As "The Red Room" is told in the first person, the tone reflects the attitude of the main character. The narrator's determination to be "rational" comes across in the ordered, detailed, analytical, and somewhat removed descriptions he gives. This applies not only to the house and the things he sees. But it also applies to the narrator's own mental states, and the motivations behind his actions. Doesn’t this just sound like a scientist: "I resolved to make a systematic examination of the place at once, and dispel the fanciful suggestions of its obscurity before they obtained a hold upon me" (32). Because of the narrator’s commitment to being rational and clear-headed, he looks down upon anything that seems superstitious or fantastic. This disdain comes across in his dismissal of the "fanciful suggestion" of the room. Or the old people, who he says are prey to "fashions born in dead brains" (28).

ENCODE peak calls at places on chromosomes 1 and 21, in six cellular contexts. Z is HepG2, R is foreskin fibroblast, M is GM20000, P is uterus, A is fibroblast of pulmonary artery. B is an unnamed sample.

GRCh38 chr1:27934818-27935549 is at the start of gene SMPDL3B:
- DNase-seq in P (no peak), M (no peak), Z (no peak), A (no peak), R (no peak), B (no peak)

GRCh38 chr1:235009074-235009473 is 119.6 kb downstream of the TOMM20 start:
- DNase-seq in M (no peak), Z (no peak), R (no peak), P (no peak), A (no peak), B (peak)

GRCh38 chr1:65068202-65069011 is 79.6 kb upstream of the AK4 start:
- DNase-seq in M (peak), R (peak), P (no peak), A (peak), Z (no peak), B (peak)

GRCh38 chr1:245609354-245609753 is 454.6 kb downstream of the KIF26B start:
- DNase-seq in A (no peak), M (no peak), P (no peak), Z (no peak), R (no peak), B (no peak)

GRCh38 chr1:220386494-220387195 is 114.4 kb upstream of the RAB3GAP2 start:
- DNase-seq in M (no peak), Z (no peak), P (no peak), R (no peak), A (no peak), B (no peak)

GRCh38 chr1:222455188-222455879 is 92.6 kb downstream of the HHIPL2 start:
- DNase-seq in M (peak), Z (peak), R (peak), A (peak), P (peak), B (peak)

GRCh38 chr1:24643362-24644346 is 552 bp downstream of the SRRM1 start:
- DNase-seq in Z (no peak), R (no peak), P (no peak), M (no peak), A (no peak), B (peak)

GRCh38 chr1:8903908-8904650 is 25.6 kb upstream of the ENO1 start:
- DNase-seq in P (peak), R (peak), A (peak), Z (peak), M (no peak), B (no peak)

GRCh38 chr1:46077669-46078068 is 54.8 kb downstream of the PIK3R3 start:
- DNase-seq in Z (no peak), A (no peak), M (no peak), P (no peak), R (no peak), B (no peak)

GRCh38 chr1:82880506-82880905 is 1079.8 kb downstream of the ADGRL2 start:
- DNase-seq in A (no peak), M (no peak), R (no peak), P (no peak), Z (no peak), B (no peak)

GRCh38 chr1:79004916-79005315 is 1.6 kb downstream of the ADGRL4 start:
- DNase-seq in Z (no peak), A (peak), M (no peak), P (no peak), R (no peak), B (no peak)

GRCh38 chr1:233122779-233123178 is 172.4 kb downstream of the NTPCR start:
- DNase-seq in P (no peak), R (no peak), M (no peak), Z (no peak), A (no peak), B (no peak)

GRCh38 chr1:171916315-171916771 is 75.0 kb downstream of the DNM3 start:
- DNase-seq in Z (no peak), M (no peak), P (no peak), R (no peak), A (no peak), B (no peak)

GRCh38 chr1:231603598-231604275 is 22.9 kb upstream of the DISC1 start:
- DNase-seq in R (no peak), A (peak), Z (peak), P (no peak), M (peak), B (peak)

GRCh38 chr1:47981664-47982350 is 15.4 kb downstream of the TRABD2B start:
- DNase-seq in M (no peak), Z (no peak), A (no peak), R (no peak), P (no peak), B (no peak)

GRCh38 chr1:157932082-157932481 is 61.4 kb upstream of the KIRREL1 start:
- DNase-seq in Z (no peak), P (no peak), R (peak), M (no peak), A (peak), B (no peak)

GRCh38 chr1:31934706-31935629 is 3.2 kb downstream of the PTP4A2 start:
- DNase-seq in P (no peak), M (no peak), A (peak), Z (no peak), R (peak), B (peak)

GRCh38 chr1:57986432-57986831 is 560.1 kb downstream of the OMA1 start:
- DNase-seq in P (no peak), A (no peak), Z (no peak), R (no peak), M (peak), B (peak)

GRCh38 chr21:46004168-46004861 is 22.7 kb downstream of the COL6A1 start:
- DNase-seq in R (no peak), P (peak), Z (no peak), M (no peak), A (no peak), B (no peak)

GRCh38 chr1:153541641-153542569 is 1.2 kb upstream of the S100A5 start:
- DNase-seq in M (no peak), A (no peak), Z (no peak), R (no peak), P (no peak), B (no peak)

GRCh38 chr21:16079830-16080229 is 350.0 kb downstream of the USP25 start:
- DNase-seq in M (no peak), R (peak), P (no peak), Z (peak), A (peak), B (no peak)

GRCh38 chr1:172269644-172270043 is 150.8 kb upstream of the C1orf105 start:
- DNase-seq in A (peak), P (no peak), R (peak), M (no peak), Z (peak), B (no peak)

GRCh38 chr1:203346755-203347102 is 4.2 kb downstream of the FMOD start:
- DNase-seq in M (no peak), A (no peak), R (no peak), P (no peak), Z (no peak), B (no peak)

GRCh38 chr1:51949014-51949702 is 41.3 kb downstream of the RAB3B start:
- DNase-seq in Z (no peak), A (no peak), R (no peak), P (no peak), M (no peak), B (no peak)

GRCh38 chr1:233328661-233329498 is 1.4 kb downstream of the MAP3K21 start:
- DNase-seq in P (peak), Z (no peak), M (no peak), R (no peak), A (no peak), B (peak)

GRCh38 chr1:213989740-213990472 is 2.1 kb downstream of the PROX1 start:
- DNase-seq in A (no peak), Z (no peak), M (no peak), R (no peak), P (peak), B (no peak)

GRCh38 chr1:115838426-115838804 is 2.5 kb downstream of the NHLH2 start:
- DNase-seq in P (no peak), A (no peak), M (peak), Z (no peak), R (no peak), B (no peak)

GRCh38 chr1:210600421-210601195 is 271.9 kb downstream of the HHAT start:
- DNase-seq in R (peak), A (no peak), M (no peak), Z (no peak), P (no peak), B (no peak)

In spite of his claims to being rational, a nervousness and sense of foreboding does creep into the narrator’s tone as the story progresses. We see this first in the unease and mysterious suggestiveness of some of his descriptions, as when he says the shadows in the red room make "that odd suggestion of a lurking, living thing" (33). As he grows more frightened, we see shorter sentences and more frantic, exaggerated language: "I leaped panting and disheveled from candle to candle, in a vain struggle against that remorseless advance" (43). Still, by the time the narrator gets knocked unconscious, we’re a long way from over-the-top hysteria, and the tone maintains a certain distance from the utter panic the narrator is feeling at that moment.